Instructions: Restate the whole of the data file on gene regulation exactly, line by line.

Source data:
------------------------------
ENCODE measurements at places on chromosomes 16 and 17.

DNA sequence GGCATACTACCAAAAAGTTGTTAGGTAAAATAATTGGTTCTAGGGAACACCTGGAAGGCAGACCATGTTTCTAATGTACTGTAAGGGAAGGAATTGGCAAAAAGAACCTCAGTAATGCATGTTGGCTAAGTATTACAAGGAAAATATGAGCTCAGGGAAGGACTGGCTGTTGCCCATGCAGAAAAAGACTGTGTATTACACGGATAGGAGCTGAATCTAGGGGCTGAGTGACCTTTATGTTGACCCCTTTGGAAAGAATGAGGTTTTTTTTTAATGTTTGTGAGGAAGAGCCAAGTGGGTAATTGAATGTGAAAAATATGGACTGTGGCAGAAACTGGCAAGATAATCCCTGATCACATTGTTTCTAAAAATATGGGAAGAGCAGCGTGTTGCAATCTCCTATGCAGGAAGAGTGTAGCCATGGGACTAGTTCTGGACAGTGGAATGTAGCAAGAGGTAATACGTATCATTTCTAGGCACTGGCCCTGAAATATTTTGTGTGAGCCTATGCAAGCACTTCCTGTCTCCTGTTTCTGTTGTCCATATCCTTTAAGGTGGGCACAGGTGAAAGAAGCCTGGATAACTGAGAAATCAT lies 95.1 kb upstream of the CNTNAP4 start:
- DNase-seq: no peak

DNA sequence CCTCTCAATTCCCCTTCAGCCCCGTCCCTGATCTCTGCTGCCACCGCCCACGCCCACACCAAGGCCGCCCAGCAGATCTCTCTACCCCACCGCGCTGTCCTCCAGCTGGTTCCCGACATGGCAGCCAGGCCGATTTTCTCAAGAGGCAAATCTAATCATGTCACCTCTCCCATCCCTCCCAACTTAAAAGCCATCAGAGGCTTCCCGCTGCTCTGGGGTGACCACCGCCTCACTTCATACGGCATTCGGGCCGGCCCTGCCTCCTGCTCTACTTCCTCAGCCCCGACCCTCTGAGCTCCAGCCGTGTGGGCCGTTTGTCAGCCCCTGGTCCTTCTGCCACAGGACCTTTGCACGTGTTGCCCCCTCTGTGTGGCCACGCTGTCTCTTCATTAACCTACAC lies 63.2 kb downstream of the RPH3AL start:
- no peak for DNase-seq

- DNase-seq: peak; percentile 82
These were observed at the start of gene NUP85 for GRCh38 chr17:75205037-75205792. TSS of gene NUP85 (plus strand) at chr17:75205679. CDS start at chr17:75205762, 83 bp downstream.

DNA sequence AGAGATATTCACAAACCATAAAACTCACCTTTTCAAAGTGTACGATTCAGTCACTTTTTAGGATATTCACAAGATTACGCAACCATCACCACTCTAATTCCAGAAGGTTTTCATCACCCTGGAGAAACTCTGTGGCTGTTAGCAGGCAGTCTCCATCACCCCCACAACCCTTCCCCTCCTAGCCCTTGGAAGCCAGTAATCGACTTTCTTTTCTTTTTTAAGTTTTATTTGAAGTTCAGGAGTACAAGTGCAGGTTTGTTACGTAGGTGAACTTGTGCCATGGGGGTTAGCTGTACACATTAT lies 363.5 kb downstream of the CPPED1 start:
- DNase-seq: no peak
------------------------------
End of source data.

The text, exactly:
ENCODE measurements at places on chromosomes 16 and 17.

DNA sequence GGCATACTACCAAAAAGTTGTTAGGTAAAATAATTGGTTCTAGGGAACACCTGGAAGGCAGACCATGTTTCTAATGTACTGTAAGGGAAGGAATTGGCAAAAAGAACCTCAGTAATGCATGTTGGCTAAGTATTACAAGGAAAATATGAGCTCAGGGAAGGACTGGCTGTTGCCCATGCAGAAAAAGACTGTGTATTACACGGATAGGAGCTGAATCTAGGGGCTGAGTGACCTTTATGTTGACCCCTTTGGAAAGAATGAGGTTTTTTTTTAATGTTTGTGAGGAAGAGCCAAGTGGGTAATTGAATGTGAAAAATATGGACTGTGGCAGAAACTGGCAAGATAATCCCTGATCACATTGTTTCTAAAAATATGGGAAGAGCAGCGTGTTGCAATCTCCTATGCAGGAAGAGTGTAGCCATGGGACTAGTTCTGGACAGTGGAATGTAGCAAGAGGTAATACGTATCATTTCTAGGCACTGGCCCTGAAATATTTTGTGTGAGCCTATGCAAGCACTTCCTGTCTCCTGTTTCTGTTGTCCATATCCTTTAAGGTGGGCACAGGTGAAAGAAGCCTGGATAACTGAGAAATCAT lies 95.1 kb upstream of the CNTNAP4 start:
- DNase-seq: no peak

DNA sequence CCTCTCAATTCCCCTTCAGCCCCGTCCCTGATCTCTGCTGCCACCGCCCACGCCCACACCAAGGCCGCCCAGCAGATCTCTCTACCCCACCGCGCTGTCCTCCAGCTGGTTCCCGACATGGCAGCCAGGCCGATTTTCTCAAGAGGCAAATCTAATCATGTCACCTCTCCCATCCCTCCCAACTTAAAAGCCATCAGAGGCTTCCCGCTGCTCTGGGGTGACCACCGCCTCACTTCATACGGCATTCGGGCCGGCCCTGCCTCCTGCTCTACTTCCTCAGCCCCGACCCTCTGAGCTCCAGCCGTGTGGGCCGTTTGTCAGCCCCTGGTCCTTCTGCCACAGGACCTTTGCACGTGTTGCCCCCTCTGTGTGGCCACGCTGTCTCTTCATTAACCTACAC lies 63.2 kb downstream of the RPH3AL start:
- no peak for DNase-seq

- DNase-seq: peak; percentile 82
These were observed at the start of gene NUP85 for GRCh38 chr17:75205037-75205792. TSS of gene NUP85 (plus strand) at chr17:75205679. CDS start at chr17:75205762, 83 bp downstream.

DNA sequence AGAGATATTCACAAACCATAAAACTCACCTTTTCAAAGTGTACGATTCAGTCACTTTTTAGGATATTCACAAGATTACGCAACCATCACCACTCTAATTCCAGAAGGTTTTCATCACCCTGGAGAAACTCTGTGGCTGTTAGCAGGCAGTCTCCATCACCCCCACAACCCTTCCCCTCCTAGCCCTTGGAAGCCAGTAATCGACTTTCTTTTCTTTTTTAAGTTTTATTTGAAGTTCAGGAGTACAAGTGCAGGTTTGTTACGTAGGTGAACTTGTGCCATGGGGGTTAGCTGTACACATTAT lies 363.5 kb downstream of the CPPED1 start:
- DNase-seq: no peak